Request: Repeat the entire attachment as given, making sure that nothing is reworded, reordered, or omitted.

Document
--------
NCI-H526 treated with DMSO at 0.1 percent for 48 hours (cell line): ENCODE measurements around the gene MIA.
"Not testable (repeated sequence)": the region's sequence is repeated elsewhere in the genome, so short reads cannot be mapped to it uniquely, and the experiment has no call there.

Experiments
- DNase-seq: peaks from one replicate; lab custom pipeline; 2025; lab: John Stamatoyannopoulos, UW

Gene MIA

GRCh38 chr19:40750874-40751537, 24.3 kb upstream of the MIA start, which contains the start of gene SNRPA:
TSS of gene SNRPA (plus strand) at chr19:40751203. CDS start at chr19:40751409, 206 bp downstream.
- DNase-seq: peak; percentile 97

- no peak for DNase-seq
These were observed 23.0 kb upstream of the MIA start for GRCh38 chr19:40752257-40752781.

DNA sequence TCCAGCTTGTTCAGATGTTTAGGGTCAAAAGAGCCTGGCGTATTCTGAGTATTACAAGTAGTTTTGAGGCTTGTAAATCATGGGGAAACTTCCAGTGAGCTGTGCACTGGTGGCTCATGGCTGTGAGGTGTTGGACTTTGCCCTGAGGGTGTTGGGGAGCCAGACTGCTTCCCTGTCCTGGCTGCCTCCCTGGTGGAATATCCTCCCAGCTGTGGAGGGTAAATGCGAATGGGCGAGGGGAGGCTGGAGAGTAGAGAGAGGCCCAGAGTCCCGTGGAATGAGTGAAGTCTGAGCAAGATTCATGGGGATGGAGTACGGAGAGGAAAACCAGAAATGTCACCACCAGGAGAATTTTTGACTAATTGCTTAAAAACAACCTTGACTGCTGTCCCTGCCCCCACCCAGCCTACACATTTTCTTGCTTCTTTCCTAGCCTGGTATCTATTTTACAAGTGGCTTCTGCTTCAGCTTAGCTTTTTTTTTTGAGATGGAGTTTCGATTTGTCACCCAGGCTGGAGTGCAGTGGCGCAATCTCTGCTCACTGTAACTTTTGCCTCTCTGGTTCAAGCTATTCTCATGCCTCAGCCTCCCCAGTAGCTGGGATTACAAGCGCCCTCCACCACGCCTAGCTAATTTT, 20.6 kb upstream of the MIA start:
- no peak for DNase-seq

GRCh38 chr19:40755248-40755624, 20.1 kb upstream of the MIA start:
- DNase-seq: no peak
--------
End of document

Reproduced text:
NCI-H526 treated with DMSO at 0.1 percent for 48 hours (cell line): ENCODE measurements around the gene MIA.
"Not testable (repeated sequence)": the region's sequence is repeated elsewhere in the genome, so short reads cannot be mapped to it uniquely, and the experiment has no call there.

Experiments
- DNase-seq: peaks from one replicate; lab custom pipeline; 2025; lab: John Stamatoyannopoulos, UW

Gene MIA

GRCh38 chr19:40750874-40751537, 24.3 kb upstream of the MIA start, which contains the start of gene SNRPA:
TSS of gene SNRPA (plus strand) at chr19:40751203. CDS start at chr19:40751409, 206 bp downstream.
- DNase-seq: peak; percentile 97

- no peak for DNase-seq
These were observed 23.0 kb upstream of the MIA start for GRCh38 chr19:40752257-40752781.

DNA sequence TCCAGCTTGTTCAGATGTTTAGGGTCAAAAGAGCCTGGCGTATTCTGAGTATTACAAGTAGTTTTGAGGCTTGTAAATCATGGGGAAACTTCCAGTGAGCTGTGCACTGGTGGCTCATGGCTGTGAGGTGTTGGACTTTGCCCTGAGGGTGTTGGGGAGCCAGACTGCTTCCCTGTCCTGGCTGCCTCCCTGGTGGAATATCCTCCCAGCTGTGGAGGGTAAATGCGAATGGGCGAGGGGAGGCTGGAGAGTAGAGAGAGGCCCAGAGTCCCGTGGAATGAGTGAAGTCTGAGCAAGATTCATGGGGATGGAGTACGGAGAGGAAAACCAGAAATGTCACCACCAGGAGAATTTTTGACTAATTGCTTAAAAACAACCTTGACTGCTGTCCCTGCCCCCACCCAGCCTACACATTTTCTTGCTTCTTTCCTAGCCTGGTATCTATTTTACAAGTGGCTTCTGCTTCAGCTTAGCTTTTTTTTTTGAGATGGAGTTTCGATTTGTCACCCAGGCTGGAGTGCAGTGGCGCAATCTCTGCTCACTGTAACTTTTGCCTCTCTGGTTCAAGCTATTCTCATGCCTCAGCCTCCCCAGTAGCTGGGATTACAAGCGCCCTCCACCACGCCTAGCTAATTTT, 20.6 kb upstream of the MIA start:
- no peak for DNase-seq

GRCh38 chr19:40755248-40755624, 20.1 kb upstream of the MIA start:
- DNase-seq: no peak